Daria grew up in Poland. She studied sociology. She is a student of Buddhism, and naturally-born optimist.
on her career
My career path has been non-standard, as I started out thinking I was going to be a film critic. In the last minute, I decided to go for sociology. After university, I started working in advertising & media for agencies and corporations. And now here I am, a meditation teacher. From driven career-woman to a teacher who is on the mission to help people to live a life they’ve always been meant to live. It was quite a change. I think many little and big things and human encounters along the way put me on this path. Two years ago, I experienced a severe burnout with memory loss. It was a wake-up call and time to ask questions about the choices I made so far and how I want to spend the rest of my life.
My psychotherapist recommended me to take a mindfulness course as a way to recover from severe burnout. I resisted in the beginning, but curiosity won in the end. As many histories start, ‘once upon a time, she googled and found an online meditation course at home.’ Well, that’s what happened to me. By the second week, I knew that meditation was something that could change my life. I knew it was a superpower.
Meditation gave me a freedom to let go of many old stories, versions of myself that were neither healthy nor helpful. It gave me the freedom to figure out who I am and not let conditioning sabotage my mental and physical well-being.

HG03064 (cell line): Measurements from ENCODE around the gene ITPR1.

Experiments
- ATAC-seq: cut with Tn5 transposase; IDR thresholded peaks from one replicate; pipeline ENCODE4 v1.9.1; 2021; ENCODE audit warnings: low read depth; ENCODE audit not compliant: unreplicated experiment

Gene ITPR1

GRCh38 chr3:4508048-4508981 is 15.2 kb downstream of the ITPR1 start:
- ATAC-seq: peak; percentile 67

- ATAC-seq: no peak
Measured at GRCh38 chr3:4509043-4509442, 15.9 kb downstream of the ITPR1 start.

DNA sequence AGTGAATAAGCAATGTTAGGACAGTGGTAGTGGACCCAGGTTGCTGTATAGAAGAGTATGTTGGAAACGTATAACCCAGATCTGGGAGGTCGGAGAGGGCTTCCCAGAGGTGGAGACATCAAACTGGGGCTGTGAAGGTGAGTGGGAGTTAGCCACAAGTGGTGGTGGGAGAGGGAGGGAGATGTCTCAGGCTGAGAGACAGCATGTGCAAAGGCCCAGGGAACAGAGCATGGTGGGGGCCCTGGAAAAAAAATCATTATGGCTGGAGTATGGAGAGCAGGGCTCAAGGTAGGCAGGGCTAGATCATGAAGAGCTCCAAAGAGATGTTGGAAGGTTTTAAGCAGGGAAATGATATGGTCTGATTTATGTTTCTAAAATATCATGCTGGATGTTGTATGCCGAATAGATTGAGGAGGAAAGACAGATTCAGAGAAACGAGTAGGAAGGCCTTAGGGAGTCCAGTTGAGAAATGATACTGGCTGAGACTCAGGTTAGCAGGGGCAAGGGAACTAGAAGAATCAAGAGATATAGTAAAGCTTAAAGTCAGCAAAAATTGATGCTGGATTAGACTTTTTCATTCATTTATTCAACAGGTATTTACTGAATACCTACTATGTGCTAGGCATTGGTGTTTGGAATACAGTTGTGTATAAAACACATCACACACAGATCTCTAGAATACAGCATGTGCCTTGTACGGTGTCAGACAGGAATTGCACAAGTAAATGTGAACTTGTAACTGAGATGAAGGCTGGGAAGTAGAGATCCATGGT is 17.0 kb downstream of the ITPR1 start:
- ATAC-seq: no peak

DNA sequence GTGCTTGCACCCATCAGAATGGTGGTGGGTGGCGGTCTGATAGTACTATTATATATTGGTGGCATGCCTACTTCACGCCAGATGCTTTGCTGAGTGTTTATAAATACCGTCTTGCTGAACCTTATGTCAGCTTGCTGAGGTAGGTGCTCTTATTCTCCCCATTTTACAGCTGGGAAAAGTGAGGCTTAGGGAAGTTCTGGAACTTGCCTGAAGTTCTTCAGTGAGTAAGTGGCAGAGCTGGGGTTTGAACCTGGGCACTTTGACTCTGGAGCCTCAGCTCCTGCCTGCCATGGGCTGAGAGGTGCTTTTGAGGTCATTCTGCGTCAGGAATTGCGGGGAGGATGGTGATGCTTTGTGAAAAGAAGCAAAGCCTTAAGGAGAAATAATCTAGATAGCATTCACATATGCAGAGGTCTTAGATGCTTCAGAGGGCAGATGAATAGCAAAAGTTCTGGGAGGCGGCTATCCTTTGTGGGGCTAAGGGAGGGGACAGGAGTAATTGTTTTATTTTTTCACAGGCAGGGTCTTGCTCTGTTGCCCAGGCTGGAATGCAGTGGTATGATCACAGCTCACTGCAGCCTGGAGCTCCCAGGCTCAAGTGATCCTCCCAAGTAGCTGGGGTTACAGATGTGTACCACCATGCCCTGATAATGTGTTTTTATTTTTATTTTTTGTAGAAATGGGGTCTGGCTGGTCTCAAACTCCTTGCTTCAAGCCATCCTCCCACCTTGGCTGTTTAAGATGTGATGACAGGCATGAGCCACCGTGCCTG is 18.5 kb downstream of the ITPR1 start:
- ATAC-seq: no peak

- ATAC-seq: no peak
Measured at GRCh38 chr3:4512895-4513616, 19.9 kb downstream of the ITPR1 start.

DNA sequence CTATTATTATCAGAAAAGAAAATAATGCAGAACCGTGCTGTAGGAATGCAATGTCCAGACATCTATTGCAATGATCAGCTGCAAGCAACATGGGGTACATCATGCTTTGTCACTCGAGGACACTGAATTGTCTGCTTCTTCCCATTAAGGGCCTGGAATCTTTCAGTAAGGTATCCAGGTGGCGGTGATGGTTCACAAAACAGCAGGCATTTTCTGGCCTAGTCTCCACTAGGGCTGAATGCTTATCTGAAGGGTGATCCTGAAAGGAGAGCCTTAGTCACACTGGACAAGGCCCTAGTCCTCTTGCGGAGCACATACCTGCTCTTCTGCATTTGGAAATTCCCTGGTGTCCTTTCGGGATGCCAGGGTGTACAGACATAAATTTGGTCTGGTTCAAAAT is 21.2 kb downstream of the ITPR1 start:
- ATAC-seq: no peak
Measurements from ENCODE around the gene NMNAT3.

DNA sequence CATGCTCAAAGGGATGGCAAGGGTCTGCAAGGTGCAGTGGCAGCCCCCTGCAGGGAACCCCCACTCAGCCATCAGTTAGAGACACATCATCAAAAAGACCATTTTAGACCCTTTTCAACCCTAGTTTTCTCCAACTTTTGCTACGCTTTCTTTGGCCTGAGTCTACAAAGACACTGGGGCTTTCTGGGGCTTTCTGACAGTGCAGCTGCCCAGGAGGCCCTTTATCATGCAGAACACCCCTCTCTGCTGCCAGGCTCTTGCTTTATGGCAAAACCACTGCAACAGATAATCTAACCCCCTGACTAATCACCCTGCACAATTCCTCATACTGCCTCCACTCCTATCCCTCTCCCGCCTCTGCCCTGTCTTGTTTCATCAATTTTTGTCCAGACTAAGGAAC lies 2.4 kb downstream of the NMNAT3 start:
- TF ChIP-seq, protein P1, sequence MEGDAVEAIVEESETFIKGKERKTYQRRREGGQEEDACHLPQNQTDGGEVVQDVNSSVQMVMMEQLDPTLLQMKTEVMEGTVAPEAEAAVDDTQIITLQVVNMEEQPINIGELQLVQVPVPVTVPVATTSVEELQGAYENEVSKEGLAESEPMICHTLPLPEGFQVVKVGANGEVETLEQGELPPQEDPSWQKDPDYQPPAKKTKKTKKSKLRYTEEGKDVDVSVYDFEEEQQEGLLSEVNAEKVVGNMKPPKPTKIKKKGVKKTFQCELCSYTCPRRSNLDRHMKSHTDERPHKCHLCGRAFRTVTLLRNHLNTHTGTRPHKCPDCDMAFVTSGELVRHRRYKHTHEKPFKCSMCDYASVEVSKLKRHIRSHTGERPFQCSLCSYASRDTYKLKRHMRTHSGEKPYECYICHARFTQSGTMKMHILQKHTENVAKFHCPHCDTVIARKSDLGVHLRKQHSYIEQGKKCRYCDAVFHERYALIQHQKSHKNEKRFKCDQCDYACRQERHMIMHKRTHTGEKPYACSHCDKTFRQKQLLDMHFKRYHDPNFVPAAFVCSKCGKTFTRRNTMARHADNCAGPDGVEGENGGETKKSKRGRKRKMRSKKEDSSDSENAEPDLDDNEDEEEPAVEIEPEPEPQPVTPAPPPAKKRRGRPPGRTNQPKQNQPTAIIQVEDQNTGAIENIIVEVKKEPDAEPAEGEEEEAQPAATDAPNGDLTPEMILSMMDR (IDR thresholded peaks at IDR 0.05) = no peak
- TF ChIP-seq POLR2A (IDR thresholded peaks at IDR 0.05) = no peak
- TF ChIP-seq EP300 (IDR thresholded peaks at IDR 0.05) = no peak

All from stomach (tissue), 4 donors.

Meditation is a very generous, and my favorite is the gift of self-awareness and seeing how the mind operates. It gives the power to respond without relying on willpower, control or “subtle aggression of self-development.”
Meditation is a huge part of my self-care along with journaling in the morning, yoga, and hiking. I find that the most effective self-care for me is a time in nature.
Mountain hiking is the place to replenish my energy and take a step back and gain new perspectives. We all need a source to find the strength and stamina to live, take care of ourselves and others. Nature seems to be an easily accessible way to do it.
I spend at least four weeks in silence every year. Silence is a fantastic way to go deep and look at the misgivings of mind through the microscope, moment by moment.
“The quieter you become, the more you can hear.” – Rumi
Body is an incredible and wise teacher and guide. I’ve heard once that memory is “embodied time.” This means we don’t make lasting memories unless we have felt it in the body. As the body helps us create memories, so it guides us through life if only we allow ourselves to listen. The cultivation of the relationship to my body is an essential part of my day. I use breath, exercise, and dancing to stay attuned to the body and intuition. Life is not fully lived without embodiment.
books that changed my life